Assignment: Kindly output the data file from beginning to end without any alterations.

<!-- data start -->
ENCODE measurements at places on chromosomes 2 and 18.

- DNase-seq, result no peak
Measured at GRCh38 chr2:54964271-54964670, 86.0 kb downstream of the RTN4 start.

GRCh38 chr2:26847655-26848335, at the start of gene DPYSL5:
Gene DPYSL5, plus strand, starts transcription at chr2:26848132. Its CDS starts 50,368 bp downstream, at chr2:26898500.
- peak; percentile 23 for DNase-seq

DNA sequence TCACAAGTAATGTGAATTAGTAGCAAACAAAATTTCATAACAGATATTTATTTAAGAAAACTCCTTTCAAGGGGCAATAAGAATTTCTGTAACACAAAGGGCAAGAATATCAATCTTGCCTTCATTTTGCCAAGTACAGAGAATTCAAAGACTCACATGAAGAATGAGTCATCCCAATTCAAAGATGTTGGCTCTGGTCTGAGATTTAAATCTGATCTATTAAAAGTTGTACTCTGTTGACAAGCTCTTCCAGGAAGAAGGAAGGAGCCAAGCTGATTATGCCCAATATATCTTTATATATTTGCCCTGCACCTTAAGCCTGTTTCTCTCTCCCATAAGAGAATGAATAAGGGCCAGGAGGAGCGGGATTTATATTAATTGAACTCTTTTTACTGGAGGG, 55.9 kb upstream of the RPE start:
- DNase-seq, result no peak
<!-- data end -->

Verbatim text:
ENCODE measurements at places on chromosomes 2 and 18.

- DNase-seq, result no peak
Measured at GRCh38 chr2:54964271-54964670, 86.0 kb downstream of the RTN4 start.

GRCh38 chr2:26847655-26848335, at the start of gene DPYSL5:
Gene DPYSL5, plus strand, starts transcription at chr2:26848132. Its CDS starts 50,368 bp downstream, at chr2:26898500.
- peak; percentile 23 for DNase-seq

DNA sequence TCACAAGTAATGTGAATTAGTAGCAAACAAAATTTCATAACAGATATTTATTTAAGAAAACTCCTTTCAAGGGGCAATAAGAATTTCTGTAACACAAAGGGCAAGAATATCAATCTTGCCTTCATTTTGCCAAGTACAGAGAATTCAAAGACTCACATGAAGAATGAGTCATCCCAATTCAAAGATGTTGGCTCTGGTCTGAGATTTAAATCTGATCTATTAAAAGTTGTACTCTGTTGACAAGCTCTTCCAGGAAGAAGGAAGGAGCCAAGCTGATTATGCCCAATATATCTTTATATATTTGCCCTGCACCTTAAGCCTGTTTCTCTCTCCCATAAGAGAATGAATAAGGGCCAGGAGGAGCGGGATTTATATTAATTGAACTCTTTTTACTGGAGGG, 55.9 kb upstream of the RPE start:
- DNase-seq, result no peak